What is more…

an excercise in getting to the point

Tag: Grace

Batter My Heart…


BATTER my heart, three person’d God; for, you
As yet but knocke, breathe, shine, and seeke to mend;
That I may rise, and stand, o’erthrow mee,’and bend
Your force, to breake, blowe, burn and make me new.
I, like an usurpt towne, to’another due,
Labour to’admit you, but Oh, to no end,
Reason your viceroy in mee, mee should defend,
But is captiv’d, and proves weake or untrue.
Yet dearely’I love you,’and would be loved faine,
But am betroth’d unto your enemie:
Divorce mee,’untie, or breake that knot againe;
Take mee to you, imprison mee, for I
Except you’enthrall mee, never shall be free,
Nor ever chast, except you ravish mee.

The language of Donne’s Holy Sonnet No. 14 is disarming. Donne deals with the anguish of loving God, yet being bound to sin. To do so he uses graphic, violent language: “break,” “batter,” “o’erthrow,” “imprison,” “ravish.” This language is juxtaposed with the language of redemption: “mend,” “make me new,” “free,” “chaste,” and “love.”

In my Ethics and the Problem of Evil class this week, this poem caused quite a stir. The class seemed to be divided into three camps. (1) Those who thought the language was inappropriate when used of God, completely irrelevant for pastoral settings and/or just plain shocking. (2) Those who defended Donne’s language and sought to explain what he was trying to say, and (3) Those who were shocked and yet intrigued, who were divided inwardly and reserved judgment

I am currently writing a short paper arguing for my own reaction (which you will have to read to know). In the meantime, however, I would love to hear from anyone out there who may happen to read this entry. What do you think about Donne’s poem? What was your initial gut response? Or, what can this poem teach us about life with God?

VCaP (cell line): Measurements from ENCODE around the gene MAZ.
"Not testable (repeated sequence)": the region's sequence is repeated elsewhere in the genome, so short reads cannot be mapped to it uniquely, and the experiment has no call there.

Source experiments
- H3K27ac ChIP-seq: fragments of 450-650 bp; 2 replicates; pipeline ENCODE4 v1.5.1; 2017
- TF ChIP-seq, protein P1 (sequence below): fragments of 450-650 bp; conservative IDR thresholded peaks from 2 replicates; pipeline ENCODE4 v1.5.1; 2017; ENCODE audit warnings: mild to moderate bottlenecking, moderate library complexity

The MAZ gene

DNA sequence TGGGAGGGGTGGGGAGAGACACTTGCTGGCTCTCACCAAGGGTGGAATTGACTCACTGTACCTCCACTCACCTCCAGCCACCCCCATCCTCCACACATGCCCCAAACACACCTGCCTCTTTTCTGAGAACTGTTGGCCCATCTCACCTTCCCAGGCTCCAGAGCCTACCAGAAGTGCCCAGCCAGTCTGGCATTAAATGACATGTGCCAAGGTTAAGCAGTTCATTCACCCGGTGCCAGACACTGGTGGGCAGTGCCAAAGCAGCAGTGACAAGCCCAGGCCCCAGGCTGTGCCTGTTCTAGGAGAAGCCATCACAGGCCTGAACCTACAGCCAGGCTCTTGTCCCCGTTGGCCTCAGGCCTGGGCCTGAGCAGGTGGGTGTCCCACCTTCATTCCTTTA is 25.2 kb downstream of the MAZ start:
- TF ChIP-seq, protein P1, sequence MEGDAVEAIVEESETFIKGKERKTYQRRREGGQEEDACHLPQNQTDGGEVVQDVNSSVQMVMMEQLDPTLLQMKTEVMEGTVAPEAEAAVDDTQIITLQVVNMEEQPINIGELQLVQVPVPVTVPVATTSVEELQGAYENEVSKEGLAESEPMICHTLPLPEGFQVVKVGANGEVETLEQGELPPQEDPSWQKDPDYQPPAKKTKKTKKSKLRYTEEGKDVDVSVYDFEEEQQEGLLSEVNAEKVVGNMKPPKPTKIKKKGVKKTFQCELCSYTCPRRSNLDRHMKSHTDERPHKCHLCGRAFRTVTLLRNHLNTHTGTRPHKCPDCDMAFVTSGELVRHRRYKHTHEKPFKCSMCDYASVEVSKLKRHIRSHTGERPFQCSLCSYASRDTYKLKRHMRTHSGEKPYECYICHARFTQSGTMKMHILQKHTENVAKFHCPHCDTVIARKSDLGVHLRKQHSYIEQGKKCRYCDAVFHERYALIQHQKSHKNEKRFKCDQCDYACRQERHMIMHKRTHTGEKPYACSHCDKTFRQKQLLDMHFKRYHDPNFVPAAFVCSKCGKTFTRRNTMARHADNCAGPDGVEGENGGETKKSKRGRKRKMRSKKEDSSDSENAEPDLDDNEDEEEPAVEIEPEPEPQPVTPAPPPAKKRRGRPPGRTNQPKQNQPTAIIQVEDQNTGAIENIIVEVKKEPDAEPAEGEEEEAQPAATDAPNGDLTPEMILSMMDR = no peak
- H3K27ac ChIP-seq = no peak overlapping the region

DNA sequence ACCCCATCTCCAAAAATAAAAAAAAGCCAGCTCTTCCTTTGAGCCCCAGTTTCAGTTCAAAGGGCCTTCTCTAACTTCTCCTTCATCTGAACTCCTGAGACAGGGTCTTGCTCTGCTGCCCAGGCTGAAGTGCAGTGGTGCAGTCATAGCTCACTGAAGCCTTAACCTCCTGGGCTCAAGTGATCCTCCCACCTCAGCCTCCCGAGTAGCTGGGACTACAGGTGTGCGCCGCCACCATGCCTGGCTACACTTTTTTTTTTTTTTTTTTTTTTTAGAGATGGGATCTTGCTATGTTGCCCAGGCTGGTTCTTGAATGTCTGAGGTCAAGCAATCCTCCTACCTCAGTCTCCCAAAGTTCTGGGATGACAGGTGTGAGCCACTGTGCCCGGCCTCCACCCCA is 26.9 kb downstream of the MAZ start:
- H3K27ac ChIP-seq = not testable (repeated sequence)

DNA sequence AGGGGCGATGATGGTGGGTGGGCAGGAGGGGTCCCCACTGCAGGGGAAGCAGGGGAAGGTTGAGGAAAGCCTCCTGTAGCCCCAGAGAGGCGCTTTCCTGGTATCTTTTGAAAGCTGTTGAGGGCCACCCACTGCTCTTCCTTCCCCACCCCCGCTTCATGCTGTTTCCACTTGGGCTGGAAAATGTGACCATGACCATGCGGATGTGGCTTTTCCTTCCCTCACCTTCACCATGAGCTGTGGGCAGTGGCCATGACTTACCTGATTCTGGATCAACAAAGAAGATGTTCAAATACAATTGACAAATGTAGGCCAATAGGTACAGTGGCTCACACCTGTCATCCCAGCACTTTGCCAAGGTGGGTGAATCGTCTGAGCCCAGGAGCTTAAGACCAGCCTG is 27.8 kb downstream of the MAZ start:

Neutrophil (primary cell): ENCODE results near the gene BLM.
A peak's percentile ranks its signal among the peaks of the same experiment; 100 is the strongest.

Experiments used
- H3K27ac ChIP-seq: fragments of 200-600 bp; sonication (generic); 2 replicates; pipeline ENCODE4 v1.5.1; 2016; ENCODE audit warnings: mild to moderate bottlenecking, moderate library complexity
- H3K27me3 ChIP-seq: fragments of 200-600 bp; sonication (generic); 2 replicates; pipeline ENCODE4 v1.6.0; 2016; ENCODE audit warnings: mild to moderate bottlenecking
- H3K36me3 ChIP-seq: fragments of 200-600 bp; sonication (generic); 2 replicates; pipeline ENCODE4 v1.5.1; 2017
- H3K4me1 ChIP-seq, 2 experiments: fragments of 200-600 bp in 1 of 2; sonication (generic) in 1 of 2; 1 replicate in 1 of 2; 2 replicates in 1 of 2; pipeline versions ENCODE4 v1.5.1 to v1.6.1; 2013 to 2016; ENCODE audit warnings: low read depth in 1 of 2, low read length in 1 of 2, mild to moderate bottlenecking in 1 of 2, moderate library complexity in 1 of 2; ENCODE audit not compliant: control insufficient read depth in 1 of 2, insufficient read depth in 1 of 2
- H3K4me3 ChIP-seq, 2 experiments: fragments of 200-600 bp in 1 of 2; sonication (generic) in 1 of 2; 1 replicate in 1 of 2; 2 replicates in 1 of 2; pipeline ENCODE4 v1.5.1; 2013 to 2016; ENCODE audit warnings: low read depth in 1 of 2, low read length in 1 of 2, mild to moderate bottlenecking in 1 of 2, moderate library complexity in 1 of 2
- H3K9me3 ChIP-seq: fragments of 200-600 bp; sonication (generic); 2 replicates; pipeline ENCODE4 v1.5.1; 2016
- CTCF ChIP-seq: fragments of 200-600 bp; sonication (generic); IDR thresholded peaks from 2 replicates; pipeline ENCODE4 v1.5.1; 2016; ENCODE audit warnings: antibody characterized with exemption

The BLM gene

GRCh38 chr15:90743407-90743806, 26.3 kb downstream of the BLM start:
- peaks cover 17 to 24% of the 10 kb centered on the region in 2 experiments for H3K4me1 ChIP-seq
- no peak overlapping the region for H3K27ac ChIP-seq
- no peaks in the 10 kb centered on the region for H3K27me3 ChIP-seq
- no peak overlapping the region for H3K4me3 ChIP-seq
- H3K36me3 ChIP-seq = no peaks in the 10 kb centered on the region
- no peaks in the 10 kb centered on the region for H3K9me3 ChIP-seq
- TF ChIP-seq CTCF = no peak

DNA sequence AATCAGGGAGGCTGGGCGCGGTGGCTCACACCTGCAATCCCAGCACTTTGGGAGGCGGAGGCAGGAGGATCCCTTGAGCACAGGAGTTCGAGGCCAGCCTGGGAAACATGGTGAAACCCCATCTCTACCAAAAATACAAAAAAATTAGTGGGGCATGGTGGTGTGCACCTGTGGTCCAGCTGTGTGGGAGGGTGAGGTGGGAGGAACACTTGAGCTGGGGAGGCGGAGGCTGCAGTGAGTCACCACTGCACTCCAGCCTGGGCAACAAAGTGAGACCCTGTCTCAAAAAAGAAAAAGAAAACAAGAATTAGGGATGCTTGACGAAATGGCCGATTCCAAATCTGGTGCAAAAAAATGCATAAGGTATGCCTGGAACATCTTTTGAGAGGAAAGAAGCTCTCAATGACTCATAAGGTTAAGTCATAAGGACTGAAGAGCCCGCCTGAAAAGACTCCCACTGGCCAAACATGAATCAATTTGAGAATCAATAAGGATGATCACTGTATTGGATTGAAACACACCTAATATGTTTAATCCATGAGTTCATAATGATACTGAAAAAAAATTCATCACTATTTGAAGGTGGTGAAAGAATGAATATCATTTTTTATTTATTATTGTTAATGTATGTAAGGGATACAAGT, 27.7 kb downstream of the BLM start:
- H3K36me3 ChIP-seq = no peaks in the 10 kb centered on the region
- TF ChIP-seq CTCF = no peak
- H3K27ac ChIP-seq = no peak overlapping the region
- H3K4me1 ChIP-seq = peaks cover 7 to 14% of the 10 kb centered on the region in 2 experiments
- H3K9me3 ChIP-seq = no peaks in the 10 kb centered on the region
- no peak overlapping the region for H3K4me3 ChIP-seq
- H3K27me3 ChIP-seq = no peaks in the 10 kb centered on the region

Risky Grace


No one could live this close to Philadelphia without overhearing numerous conversations about the Eagle’s newest signee. Michael Vick, to say the least, is a divisive character. Vick rose to stardom from humble beginnings in Newport News, Virginia (near my own hometown of Virginia Beach), starring on a Virginia Tech football team that received wide attention in the National Title Game against Florida State, and electrifying the NFL while playing for the Atlanta Falcons. Vick had everything. He also had a terrible hobby and some dubious acquaintances. When he was caught running a dogfighting ring from his home in Virginia, he instantly lost everything, as he was sentenced to two years in jail.

If you had asked anybody back then whether Vick would return to NFL football they might have laughed in your face. The chances of staying in football shape for that time was slim to none – not to mention the public relations nightmare that any team would face if they signed him. Michael Vick had made too many mistakes- ones that were too terrible in nature to warrant a chance at redemption. Putting your money on Vick returning to football was like setting it on fire and washing the ashes down the drain.

Or so it seemed. Vick now has been given a “second chance,” a shot at redemption. As a dog-lover (and hopefully a human-being with a heart) this gives me mixed feelings. What he did was terrible. Many well-meaning people have said “everyone deserves a second-chance.” But who says? By what criteria is a second-chance what someone like Vick “deserves.”  The truth of the matter is that he doesn’t “deserve” anything but the just consequences of his actions. In truth, none of us do.

But Vick has been given more than what he deserves and that is called grace – a gift. What I want to talk about is not whether this is a good thing or not. What I do want to point out is how this gift came about. Consider the following quote from Andy Reid, head coach of the Eagles.